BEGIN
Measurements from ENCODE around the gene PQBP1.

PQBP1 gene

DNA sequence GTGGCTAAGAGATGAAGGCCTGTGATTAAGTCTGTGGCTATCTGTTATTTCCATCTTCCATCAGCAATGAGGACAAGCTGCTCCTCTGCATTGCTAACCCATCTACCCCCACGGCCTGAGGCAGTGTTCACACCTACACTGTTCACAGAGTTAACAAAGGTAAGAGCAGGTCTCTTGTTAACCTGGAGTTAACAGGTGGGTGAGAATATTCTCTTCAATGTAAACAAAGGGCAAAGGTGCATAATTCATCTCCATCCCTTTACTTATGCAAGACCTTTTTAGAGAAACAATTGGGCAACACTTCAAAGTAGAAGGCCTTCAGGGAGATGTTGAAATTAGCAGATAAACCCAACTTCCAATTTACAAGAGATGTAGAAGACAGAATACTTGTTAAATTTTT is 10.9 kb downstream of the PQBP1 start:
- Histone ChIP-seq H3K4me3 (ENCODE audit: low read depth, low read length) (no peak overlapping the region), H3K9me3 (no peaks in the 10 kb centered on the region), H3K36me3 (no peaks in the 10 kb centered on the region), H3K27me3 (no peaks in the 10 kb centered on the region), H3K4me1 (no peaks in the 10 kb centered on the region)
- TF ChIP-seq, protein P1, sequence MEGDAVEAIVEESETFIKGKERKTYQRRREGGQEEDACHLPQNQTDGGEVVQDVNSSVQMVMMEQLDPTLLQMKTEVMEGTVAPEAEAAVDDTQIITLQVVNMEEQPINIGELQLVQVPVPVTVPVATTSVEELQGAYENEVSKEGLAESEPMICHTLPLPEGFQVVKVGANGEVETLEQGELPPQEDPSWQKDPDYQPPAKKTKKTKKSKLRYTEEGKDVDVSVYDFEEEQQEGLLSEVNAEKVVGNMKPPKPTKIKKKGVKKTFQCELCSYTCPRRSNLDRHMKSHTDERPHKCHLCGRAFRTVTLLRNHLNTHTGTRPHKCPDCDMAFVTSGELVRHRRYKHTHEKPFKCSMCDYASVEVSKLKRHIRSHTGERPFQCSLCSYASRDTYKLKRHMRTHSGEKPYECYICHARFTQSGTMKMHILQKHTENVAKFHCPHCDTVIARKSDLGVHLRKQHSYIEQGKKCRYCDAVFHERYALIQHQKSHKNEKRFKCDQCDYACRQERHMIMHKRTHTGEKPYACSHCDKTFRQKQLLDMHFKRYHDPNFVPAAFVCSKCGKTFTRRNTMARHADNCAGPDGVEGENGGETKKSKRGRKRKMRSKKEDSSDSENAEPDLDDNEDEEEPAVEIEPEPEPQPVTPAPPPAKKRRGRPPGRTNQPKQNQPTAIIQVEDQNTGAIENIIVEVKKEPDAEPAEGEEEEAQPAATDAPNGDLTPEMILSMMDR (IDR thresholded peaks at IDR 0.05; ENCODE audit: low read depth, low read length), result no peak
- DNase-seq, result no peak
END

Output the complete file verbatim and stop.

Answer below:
Measurements from ENCODE around the gene PQBP1.

PQBP1 gene

DNA sequence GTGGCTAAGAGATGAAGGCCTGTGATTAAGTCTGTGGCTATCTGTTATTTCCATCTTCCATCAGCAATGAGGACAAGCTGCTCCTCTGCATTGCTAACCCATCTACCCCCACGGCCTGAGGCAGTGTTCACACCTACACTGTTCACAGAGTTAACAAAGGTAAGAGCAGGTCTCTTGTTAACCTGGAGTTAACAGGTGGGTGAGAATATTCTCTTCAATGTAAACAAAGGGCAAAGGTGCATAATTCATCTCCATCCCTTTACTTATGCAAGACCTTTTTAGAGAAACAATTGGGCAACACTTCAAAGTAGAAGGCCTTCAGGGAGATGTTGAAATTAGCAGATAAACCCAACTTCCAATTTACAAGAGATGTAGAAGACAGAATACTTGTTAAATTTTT is 10.9 kb downstream of the PQBP1 start:
- Histone ChIP-seq H3K4me3 (ENCODE audit: low read depth, low read length) (no peak overlapping the region), H3K9me3 (no peaks in the 10 kb centered on the region), H3K36me3 (no peaks in the 10 kb centered on the region), H3K27me3 (no peaks in the 10 kb centered on the region), H3K4me1 (no peaks in the 10 kb centered on the region)
- TF ChIP-seq, protein P1, sequence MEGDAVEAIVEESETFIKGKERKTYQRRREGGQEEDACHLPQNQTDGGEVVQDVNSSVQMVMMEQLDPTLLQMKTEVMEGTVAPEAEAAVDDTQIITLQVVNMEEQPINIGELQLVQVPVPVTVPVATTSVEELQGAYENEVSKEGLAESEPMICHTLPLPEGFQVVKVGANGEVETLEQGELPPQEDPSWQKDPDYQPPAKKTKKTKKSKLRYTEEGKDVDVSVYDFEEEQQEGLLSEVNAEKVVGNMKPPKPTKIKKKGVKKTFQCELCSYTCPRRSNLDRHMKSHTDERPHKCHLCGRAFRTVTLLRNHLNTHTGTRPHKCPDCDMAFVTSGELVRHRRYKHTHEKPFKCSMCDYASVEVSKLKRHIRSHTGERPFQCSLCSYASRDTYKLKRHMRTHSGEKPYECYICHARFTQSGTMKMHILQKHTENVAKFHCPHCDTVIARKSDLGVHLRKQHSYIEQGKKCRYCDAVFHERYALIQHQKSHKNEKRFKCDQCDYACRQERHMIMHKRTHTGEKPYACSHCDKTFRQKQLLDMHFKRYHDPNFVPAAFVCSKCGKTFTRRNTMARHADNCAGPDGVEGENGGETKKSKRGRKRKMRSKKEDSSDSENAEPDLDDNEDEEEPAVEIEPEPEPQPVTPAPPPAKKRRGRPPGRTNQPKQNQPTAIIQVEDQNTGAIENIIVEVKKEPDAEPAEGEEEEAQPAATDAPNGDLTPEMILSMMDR (IDR thresholded peaks at IDR 0.05; ENCODE audit: low read depth, low read length), result no peak
- DNase-seq, result no peak